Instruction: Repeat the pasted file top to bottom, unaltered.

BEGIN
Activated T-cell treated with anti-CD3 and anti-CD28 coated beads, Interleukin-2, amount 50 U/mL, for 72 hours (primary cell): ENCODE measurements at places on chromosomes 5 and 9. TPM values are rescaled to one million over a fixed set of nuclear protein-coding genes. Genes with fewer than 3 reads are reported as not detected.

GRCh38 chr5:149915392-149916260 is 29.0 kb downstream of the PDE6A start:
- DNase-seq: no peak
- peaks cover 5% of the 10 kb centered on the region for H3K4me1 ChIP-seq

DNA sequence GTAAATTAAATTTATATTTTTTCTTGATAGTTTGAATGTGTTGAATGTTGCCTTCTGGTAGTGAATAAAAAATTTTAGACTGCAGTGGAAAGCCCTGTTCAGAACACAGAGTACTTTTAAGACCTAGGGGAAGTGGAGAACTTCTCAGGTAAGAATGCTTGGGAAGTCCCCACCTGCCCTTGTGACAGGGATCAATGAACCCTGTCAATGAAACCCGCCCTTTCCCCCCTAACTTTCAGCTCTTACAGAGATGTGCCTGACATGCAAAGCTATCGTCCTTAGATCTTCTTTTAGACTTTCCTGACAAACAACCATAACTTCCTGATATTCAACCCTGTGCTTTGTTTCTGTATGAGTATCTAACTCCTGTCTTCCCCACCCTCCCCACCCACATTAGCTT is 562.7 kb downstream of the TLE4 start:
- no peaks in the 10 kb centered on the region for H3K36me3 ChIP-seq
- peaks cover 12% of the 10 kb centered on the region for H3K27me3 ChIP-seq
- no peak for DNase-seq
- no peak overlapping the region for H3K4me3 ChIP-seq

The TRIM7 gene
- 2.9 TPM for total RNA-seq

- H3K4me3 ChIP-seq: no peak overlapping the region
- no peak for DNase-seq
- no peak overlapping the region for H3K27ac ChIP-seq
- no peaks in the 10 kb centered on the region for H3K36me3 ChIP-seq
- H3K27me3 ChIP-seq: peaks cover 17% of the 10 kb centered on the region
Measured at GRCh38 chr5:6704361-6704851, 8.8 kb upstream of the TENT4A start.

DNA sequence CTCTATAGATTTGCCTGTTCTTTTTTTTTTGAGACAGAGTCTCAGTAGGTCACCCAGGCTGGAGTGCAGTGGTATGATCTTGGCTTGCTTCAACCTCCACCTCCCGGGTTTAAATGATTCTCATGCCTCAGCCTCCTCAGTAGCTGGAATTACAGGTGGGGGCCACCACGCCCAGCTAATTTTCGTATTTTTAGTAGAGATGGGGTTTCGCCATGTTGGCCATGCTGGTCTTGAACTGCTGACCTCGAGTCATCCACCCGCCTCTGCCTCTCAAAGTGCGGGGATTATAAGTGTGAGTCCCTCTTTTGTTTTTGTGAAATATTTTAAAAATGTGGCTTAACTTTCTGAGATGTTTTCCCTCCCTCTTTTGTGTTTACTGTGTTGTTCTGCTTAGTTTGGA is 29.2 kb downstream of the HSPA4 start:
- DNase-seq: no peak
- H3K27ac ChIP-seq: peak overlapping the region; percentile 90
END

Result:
Activated T-cell treated with anti-CD3 and anti-CD28 coated beads, Interleukin-2, amount 50 U/mL, for 72 hours (primary cell): ENCODE measurements at places on chromosomes 5 and 9. TPM values are rescaled to one million over a fixed set of nuclear protein-coding genes. Genes with fewer than 3 reads are reported as not detected.

GRCh38 chr5:149915392-149916260 is 29.0 kb downstream of the PDE6A start:
- DNase-seq: no peak
- peaks cover 5% of the 10 kb centered on the region for H3K4me1 ChIP-seq

DNA sequence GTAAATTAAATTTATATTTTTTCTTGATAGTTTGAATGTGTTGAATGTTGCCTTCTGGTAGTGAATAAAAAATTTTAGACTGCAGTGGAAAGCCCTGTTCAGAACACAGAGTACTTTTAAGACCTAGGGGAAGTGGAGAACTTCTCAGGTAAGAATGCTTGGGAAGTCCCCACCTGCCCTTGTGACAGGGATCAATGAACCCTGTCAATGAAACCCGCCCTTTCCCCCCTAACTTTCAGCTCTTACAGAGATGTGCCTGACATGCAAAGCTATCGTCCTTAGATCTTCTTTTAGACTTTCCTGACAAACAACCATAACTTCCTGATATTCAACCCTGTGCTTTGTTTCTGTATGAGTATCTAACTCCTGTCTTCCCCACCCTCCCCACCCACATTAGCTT is 562.7 kb downstream of the TLE4 start:
- no peaks in the 10 kb centered on the region for H3K36me3 ChIP-seq
- peaks cover 12% of the 10 kb centered on the region for H3K27me3 ChIP-seq
- no peak for DNase-seq
- no peak overlapping the region for H3K4me3 ChIP-seq

The TRIM7 gene
- 2.9 TPM for total RNA-seq

- H3K4me3 ChIP-seq: no peak overlapping the region
- no peak for DNase-seq
- no peak overlapping the region for H3K27ac ChIP-seq
- no peaks in the 10 kb centered on the region for H3K36me3 ChIP-seq
- H3K27me3 ChIP-seq: peaks cover 17% of the 10 kb centered on the region
Measured at GRCh38 chr5:6704361-6704851, 8.8 kb upstream of the TENT4A start.

DNA sequence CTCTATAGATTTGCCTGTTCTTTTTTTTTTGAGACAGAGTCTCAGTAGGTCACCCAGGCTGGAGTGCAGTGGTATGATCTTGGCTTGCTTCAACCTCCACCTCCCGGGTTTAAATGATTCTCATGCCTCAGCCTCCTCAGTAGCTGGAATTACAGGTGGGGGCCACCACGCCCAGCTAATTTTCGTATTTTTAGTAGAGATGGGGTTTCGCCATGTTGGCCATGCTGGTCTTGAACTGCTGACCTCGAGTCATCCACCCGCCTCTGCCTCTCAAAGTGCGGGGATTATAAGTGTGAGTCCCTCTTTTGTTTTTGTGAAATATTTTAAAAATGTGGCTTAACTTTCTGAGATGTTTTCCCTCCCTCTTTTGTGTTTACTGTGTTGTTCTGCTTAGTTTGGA is 29.2 kb downstream of the HSPA4 start:
- DNase-seq: no peak
- H3K27ac ChIP-seq: peak overlapping the region; percentile 90